Palin Was Right: 'Drill, Baby, Drill!'

Like the rooster that takes credit for the sunrise, President Barack “You Didn’t Build That” Obama woke up the other day and decided to take credit for another thing he had nothing to do with. The president who said that companies like Solyndra were the hallmark of a future in which workers drove Chevy Volts, predicted that manufacturing jobs of the past could not be brought back, not only took credit for an economy he didn’t build, but also for the energy boom he opposed which is fueling it.

Back in 2012, geologist Barack Obama, poster child for the “peak oil” crowd,  told us that calling for increased production as Alaskan Gov. Sarah Palin did. by increased drilling – "drill, baby, drill," she called it -- was not a plan, but rather "a bumper sticker."  Obama assured us, "You know, we can't just drill our way to lower gas prices,"

Well we have, just as those manufacturing jobs that weren’t coming back have come back. So now Obama would have us forget what he said about the fuels of  the past, as he massaged his ego one more time:

Former President Barack Obama on Tuesday took credit for booming U.S. oil and gas production, telling investors to "say thank you" to him.

Obama spoke in Houston at an event hosted by Rice University’s Baker Institute, where he praised his administration's commitment to the Paris climate agreement before taking credit for the United States being the biggest producer of oil and gas during his administration.

"I was extraordinarily proud of the Paris accords because -- you know, I know we’re in oil country and we need American energy, and by the way, American energy production," Obama said.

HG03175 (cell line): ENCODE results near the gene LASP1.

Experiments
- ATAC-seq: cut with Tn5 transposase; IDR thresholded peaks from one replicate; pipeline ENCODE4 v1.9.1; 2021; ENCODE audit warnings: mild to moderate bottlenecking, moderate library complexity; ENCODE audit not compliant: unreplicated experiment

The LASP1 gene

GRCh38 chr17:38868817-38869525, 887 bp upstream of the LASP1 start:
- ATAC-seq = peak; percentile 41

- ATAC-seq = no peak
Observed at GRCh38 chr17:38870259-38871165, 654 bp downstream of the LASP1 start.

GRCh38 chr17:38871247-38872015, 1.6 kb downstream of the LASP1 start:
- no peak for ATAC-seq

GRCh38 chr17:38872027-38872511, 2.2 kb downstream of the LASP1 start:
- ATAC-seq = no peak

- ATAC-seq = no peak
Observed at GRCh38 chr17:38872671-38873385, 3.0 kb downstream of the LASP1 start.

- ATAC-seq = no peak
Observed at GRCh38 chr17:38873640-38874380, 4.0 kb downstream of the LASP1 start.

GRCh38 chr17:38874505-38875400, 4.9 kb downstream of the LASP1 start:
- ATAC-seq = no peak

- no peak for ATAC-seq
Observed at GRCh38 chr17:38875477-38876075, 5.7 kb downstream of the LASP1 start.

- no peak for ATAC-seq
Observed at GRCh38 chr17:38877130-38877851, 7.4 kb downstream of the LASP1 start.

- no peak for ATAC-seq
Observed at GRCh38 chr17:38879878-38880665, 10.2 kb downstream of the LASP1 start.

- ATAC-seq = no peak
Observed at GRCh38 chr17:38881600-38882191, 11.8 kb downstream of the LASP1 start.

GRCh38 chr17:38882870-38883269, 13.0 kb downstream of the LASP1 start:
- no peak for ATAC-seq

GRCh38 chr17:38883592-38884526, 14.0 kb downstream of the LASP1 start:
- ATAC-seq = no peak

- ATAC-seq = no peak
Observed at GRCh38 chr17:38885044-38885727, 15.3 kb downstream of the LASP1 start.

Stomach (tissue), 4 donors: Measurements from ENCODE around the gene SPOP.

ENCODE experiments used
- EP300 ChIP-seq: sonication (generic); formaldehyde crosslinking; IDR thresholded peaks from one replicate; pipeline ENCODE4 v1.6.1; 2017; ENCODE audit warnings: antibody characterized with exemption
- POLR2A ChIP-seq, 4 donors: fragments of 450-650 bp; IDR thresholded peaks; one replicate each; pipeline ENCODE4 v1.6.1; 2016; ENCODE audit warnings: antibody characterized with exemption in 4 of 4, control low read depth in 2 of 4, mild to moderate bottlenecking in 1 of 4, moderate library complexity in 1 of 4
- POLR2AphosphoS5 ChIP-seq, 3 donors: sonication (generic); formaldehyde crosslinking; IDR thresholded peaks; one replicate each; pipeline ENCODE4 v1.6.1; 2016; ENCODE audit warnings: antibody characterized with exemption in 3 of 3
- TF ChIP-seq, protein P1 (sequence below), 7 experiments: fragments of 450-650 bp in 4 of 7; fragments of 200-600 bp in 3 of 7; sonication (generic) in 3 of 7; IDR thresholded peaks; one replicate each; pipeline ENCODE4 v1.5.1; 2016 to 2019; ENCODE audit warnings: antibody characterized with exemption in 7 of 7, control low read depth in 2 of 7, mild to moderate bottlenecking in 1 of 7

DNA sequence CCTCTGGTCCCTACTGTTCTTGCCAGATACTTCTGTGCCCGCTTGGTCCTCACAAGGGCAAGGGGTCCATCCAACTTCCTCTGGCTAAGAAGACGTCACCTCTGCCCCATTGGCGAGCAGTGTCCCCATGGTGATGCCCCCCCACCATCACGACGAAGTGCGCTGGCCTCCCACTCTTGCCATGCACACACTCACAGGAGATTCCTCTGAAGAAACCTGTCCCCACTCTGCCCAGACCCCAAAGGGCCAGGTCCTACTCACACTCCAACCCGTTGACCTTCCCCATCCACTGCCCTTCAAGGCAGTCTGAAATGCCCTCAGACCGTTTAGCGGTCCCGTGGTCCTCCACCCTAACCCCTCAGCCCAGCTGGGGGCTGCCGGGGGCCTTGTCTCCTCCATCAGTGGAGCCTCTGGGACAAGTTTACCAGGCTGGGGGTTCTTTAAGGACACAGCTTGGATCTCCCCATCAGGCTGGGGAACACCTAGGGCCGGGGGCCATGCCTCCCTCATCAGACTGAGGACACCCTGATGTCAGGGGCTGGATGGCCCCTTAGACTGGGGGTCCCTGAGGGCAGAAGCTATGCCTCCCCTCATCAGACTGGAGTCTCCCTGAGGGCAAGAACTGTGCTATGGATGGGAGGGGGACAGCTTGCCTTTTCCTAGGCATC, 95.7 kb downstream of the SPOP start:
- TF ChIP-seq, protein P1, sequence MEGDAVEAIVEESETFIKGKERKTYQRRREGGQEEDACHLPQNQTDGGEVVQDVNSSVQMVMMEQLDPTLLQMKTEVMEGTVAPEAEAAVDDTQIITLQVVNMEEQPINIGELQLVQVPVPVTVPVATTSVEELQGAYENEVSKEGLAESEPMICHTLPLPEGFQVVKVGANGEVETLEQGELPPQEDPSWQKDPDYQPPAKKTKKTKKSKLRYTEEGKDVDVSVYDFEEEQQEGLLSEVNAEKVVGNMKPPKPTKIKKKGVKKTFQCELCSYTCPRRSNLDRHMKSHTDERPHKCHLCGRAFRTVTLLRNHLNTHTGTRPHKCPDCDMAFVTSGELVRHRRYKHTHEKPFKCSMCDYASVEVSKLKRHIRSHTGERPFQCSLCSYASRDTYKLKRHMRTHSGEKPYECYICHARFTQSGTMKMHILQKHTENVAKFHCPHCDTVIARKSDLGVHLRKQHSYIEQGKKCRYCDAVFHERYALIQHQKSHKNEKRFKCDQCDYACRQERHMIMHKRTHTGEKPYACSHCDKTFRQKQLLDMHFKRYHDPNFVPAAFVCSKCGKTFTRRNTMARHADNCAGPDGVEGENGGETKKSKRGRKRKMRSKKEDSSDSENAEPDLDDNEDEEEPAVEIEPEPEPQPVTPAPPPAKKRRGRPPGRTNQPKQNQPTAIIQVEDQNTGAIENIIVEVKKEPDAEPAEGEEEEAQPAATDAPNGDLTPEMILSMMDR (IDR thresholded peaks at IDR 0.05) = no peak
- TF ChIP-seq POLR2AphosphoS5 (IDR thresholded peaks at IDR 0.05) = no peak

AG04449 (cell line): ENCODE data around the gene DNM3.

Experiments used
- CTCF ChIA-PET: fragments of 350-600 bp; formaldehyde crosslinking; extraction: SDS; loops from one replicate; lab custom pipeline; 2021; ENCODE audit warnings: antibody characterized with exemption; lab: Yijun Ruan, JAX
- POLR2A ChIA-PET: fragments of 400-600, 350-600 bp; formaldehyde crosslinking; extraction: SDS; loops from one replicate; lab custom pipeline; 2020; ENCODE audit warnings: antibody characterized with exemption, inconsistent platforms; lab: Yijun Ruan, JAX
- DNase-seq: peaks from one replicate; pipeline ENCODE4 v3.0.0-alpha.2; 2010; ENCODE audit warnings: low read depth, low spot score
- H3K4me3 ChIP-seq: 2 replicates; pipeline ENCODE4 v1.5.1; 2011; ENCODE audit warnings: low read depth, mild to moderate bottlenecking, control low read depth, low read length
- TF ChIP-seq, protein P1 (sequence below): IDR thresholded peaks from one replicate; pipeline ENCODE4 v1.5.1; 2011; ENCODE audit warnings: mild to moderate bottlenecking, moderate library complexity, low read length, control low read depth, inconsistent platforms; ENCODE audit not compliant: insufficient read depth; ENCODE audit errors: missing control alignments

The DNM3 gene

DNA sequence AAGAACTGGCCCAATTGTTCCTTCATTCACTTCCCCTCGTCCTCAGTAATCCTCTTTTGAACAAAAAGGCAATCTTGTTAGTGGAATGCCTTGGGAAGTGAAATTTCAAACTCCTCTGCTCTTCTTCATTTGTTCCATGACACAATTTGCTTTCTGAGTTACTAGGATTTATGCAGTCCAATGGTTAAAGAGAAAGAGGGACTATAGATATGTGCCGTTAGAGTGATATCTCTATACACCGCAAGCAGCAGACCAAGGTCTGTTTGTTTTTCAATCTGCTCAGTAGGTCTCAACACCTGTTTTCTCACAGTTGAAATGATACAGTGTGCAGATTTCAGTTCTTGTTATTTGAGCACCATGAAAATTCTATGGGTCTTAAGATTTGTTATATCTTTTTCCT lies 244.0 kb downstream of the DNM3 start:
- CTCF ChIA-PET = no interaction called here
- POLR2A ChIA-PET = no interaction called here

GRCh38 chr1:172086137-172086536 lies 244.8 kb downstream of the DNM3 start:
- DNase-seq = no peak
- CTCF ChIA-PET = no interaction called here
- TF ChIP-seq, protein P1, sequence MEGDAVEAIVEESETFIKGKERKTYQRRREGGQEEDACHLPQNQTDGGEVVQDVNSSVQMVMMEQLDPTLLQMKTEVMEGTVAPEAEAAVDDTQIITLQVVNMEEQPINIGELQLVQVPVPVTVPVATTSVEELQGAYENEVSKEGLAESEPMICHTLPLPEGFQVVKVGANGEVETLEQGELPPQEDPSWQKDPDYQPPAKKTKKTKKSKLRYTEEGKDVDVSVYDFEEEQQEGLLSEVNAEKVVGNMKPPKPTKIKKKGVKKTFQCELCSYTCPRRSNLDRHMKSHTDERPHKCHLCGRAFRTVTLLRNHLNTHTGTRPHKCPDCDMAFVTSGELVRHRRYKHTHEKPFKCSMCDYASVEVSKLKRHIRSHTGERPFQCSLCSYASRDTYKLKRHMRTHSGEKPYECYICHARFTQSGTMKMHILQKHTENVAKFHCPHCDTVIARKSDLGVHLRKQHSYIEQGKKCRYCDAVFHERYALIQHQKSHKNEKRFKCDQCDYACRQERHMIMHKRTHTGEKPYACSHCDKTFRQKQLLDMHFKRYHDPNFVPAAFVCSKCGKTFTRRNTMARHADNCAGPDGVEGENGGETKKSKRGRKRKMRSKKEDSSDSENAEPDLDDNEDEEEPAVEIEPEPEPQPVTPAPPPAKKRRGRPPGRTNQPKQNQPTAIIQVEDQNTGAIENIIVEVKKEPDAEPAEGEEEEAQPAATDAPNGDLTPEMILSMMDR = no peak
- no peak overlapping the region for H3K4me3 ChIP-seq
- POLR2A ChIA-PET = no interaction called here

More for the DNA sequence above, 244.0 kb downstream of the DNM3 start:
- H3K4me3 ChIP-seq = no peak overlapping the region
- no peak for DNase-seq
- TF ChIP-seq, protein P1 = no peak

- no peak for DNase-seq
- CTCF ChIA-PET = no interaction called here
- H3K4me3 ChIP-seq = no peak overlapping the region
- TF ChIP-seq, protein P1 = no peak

"You wouldn't always know it, but it went up every year I was president. That whole, suddenly America’s like the biggest oil producer and the biggest gas -- that was me, people."

Sorry, Barack, but the man who blocked the Keystone XL and Dakota Access pipelines doesn’t get to take credit for the oil that soon will be running through both. Nor is the president who opposed two technologies developed by private industry, fracking and horizontal drilling, get to take credit for the abundance hey have produced,

Obama tried to kill off fracking with a rule designed to burden the oil industry with excessive reporting requirements which would allow the EPA to delay and derail new exploration and drilling. It was designed to kill fracking, a key part of America’s energy resurgence, based on unfounded environmentalist fears, namely that fracking poisons drinking water, accelerates climate change, and causes earthquakes. As Investor’s Business Daily commented on the Obama fracking rule enacted in 2015: 

When the Obama administration recently released its new regulations on fracking -- regulations that it said were needed to keep up with the advance and success of the decades-old technology to meet public safety needs -- the Independent Petroleum Association of America and Western Energy Alliance immediately filed suit, saying that the new regs were based on "unsubstantiated concerns" that lacked any scientific basis.

"Hydraulic fracturing has been conducted safely and responsibly in the United States for over 60 years," noted IPAA president Barry Russell, who also pointed out the impact of the new regulations on job and economic growth. Fracking has produced an oil and natural gas boom, making them energy sources of the future, not the past.

The Obama administration doesn't like fracking and wishes that fracking would just go away so it can go on subsidizing the Solyndras of the world. But Russell is right: Fracking is safe, and the new study proves that any concerns are politically motivated fear-mongering.